Wannabe beauty queen Jenna Talackova has dominated media attention for weeks, starting with her high-profile fight to enter the contest even though she was born male.
The leggy blond from Vancouver underwent a sex change operation four years ago and is the first transgender contestant to compete for the title of Miss Universe Canada.
Supporters of some other competitors complained during intermission that Talackova's sensational story has overshadowed worthy challengers.
"It's a little bit one-sided and there's a lot of focus on maybe Jenna and maybe the issues surrounding it," said Donavon Powell, there to cheer for 24-year-old girlfriend Vaughan Marr of Cremona, Alta.
"I think it's good there's attention brought to it but I think it might be outweighing and overshadowing the rest of the competition in general."
Organizers say interest in this year's race has been intense, drawing twice as many reporters as last year. A publicist said visiting media outlets include TV crews from two Tokyo broadcasters, CNN and the U.S. entertainment show "Inside Edition."
Still, the 800-seat downtown theatre that hosted Thursday's pageant appeared just two-thirds full.
The contest kicked off with 62 women donning skimpy white bikinis and glittering evening gowns for a preliminary round.
The 6-1 Talackova stood head and shoulders above some contenders, and gave a flirtatious twirl near the top of the show to display her curvy figure.
The swimsuit and gown categories each contribute 30 per cent of the score, while 10 per cent is drawn from the contestants' humanitarian work. The remaining 30 per cent comes from a private interview session set to take place Friday.
The winner will be crowned Saturday with a gala streamed online at www.beautiesofcanada.com.
Celebrity judges Colin McAllister and Justin Ryan of HGTV's "Home Heist" vowed to remain impartial.
"We won't be pushed into making her the winner just because we want to be involved in history in the making," said Ryan, one of 15 judges that include "The Kennedys" actress Kristin Booth and singer Kreesha Turner.
"We'll only decide if Jenna's a suitable winner if Jenna shows us that she's worthy of holding that crown. She's gorgeous, but she's got to be a whole lot more than gorgeous to be our winner."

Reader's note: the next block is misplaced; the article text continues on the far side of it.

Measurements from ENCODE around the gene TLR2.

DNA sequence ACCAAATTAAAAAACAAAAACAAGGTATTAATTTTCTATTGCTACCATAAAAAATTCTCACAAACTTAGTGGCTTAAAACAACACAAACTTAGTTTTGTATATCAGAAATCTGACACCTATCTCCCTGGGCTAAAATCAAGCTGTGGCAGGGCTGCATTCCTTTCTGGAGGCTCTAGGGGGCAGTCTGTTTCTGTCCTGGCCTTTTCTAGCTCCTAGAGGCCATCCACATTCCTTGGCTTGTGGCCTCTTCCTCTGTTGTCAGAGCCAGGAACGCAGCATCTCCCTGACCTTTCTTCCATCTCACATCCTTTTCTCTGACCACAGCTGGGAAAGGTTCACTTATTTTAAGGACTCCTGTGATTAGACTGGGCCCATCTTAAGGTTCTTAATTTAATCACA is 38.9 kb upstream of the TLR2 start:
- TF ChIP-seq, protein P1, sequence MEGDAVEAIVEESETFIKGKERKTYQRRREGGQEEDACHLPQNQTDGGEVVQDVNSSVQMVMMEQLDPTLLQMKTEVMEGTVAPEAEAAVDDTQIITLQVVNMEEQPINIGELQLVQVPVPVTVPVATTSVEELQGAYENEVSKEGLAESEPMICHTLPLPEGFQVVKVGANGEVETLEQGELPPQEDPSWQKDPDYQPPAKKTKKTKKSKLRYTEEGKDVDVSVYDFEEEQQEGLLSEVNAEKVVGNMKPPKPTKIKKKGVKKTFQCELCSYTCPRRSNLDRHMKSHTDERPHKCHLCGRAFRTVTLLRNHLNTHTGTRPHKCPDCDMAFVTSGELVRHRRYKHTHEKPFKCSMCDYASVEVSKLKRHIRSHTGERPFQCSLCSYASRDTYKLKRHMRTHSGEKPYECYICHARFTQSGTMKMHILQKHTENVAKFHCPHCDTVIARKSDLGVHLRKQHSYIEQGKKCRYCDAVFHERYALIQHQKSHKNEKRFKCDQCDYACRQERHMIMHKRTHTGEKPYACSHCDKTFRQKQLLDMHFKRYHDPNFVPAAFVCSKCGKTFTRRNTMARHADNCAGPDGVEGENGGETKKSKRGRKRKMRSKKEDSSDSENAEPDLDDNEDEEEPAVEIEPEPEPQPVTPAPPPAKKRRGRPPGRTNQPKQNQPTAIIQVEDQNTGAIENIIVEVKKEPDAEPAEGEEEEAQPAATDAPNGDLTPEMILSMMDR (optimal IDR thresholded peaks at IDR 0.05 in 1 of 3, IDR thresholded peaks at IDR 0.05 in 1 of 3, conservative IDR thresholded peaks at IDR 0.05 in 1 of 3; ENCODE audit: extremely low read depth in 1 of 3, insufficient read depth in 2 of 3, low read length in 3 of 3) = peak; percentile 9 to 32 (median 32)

Fellow judge and "Rookie Blue" actor Lyriq Bent said he's steered clear of media coverage to remain as unbiased as possible. He said he didn't even know the identity of the transgendered contestant.
"I've been hearing about it (but) I've not watched any TV or listened to any news," Bent said.
"At the end of the day, we all have opinions and we have an important job to make sure that we do not bring that opinion into our judging. So that's, I think, the best way to deal with anything."
Talackova created an international splash when organizers disqualified her because she isn't a naturally-born female.
But pageant owner Donald Trump overruled the decision and said Talackova could take part.
On Thursday, five women automatically made it to Saturday's final round by winning sidebar contests.
Calgary's Adwoa Yamoah was named best runway model, Hamilton's Marta Jablonska earned the humanitarian prize, Edmonton's Chelsea Bird won best body, Vancouver's Casar Jacobson got the night's most audience votes while the people's choice award, drawn from online votes, went to Mandi Gale of Grand Falls-Windsor, N.L.
Denis Davila, president of Beauties of Canada which runs the Canadian pageant, said he has received a lot of emails both for and against Talackova's run for the crown.
But he said this year's crop is a fair representation of Canadian women.
"This is Canada — we are diverse, we are a multicultural country, we have to come from all walks of life and this is the true Canada," said Davila.